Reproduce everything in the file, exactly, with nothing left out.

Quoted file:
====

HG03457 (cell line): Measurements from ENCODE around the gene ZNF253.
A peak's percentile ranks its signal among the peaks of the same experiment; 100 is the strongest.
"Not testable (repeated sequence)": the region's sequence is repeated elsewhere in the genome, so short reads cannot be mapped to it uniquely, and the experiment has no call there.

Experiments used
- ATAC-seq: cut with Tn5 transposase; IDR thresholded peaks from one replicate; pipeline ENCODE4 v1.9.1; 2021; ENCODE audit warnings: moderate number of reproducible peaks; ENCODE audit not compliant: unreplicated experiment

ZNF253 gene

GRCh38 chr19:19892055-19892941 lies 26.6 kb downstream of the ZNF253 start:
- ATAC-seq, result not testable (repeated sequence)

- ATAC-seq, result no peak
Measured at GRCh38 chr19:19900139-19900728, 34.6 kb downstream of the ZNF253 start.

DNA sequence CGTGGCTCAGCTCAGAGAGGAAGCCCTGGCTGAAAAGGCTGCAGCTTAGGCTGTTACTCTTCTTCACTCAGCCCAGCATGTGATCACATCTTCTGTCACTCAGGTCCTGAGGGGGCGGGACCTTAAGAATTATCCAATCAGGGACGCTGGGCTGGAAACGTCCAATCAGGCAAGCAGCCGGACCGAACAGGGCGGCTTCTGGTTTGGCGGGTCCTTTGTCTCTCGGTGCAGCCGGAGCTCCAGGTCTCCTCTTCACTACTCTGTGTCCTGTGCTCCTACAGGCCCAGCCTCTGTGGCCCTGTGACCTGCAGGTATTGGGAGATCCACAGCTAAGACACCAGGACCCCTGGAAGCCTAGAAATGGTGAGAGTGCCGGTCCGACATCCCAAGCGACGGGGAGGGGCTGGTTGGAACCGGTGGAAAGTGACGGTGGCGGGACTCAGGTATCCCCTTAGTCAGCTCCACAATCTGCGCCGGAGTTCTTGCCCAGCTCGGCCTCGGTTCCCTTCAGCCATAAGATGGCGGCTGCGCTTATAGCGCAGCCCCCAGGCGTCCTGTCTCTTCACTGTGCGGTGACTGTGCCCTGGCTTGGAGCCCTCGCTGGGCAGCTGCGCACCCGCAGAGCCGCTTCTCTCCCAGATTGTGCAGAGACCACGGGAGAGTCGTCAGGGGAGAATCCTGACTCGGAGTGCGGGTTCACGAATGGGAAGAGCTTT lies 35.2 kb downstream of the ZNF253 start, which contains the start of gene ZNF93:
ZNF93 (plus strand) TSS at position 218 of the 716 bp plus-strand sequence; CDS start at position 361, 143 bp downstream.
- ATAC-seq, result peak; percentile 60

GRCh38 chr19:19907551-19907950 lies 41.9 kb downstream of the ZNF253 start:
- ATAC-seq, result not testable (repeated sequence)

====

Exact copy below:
HG03457 (cell line): Measurements from ENCODE around the gene ZNF253.
A peak's percentile ranks its signal among the peaks of the same experiment; 100 is the strongest.
"Not testable (repeated sequence)": the region's sequence is repeated elsewhere in the genome, so short reads cannot be mapped to it uniquely, and the experiment has no call there.

Experiments used
- ATAC-seq: cut with Tn5 transposase; IDR thresholded peaks from one replicate; pipeline ENCODE4 v1.9.1; 2021; ENCODE audit warnings: moderate number of reproducible peaks; ENCODE audit not compliant: unreplicated experiment

ZNF253 gene

GRCh38 chr19:19892055-19892941 lies 26.6 kb downstream of the ZNF253 start:
- ATAC-seq, result not testable (repeated sequence)

- ATAC-seq, result no peak
Measured at GRCh38 chr19:19900139-19900728, 34.6 kb downstream of the ZNF253 start.

DNA sequence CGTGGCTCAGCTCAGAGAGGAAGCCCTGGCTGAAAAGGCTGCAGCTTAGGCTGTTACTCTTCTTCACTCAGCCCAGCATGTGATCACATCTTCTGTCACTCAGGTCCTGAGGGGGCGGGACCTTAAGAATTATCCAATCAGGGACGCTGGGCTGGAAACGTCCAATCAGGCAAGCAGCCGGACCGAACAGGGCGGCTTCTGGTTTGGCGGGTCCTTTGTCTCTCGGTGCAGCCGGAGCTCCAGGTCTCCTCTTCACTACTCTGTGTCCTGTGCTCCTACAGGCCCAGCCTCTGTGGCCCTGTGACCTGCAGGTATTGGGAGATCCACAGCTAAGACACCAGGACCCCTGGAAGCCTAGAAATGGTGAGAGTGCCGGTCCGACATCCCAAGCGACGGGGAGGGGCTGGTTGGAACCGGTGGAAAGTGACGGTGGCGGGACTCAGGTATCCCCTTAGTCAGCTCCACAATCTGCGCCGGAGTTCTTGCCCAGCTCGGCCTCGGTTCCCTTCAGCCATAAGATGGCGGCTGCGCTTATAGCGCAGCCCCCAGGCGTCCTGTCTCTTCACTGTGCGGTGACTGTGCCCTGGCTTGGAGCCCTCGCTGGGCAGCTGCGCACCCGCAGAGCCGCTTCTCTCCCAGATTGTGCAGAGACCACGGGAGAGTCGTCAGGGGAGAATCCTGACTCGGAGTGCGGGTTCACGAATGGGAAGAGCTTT lies 35.2 kb downstream of the ZNF253 start, which contains the start of gene ZNF93:
ZNF93 (plus strand) TSS at position 218 of the 716 bp plus-strand sequence; CDS start at position 361, 143 bp downstream.
- ATAC-seq, result peak; percentile 60

GRCh38 chr19:19907551-19907950 lies 41.9 kb downstream of the ZNF253 start:
- ATAC-seq, result not testable (repeated sequence)